Because it says the receiving team, we know that the rules are talking about the partner of the player who called it out. If that partner says “no that was in” the ball is now considered in. We know this because the line call rules state that when doubt exists between two players on the same team the opponents get the benefit of the doubt and the ball is in.

Once the ball was called in, the last part of the sentence tells us that now it’s a fault against the receiving team. One last time back to the definitions to understand what Fault means.  3.A.10. Fault – A loss of the rally resulting in a point for the opposing team, a loss of serve (from first serve to second serve), or a side out.

No Lets, No Replays, No Do-Overs.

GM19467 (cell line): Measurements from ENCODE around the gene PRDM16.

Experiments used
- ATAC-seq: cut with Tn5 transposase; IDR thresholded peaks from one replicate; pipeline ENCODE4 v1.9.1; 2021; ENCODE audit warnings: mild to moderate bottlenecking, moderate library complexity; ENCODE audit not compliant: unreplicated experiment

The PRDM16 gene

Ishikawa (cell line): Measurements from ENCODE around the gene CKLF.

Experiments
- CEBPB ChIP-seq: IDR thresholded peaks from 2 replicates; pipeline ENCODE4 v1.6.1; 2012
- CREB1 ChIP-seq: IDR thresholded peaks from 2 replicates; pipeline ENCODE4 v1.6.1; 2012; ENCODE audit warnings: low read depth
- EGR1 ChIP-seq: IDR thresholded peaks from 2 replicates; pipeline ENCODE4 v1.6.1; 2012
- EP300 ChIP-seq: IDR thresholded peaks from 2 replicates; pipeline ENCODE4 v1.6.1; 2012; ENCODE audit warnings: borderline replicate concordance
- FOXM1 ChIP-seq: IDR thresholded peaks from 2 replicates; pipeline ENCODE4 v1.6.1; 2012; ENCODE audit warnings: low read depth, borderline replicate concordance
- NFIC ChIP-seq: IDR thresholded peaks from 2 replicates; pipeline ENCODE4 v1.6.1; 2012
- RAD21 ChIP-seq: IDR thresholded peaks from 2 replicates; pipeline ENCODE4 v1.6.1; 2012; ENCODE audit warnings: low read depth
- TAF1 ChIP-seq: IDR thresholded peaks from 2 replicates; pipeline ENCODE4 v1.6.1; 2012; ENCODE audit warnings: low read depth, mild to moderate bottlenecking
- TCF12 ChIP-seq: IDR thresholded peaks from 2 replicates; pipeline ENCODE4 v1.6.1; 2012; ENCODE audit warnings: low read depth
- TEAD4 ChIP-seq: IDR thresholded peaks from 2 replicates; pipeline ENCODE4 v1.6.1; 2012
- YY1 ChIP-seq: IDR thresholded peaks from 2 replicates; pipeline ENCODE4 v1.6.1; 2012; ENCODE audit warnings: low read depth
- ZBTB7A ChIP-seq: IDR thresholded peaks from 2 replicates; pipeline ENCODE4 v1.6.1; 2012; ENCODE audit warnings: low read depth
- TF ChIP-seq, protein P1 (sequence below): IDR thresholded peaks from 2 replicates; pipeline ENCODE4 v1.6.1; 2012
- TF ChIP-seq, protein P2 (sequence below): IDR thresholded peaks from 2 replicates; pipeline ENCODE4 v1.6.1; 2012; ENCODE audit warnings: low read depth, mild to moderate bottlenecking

Clear as mud? Have we made the most misunderstood rule in pickleball understandable?

Knowing the rules is part of any sport. If you are playing in tournaments having a good knowledge of the rules can keep you out of trouble and might even get you a point or two. If you want to learn more about the rules, a good place to begin is by downloading the rule book. Additionally, the USAPA has several free online tests. As Mark mentions in this video, every state in the country has a referee training coordinator and I highly recommend the referee training. If you’re interested in a referee training make sure to watch the video for details or leave a comment and pass the information along.


If you have any questions on this, or any other pickleball rule put it in the comments below.





  1. Avatar photo Earl R' on August 23, 2018 at 6:16 am